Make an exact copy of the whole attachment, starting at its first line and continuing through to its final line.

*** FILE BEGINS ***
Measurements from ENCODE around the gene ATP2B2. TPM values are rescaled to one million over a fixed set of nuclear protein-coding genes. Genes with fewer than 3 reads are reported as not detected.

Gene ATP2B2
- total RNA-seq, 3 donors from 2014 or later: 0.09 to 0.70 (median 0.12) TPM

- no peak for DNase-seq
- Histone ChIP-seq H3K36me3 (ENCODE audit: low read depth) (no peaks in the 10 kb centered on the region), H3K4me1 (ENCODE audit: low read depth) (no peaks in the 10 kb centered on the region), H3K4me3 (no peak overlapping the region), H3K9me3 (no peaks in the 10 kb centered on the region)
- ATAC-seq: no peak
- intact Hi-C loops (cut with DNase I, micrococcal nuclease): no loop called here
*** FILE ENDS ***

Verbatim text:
Measurements from ENCODE around the gene ATP2B2. TPM values are rescaled to one million over a fixed set of nuclear protein-coding genes. Genes with fewer than 3 reads are reported as not detected.

Gene ATP2B2
- total RNA-seq, 3 donors from 2014 or later: 0.09 to 0.70 (median 0.12) TPM

- no peak for DNase-seq
- Histone ChIP-seq H3K36me3 (ENCODE audit: low read depth) (no peaks in the 10 kb centered on the region), H3K4me1 (ENCODE audit: low read depth) (no peaks in the 10 kb centered on the region), H3K4me3 (no peak overlapping the region), H3K9me3 (no peaks in the 10 kb centered on the region)
- ATAC-seq: no peak
- intact Hi-C loops (cut with DNase I, micrococcal nuclease): no loop called here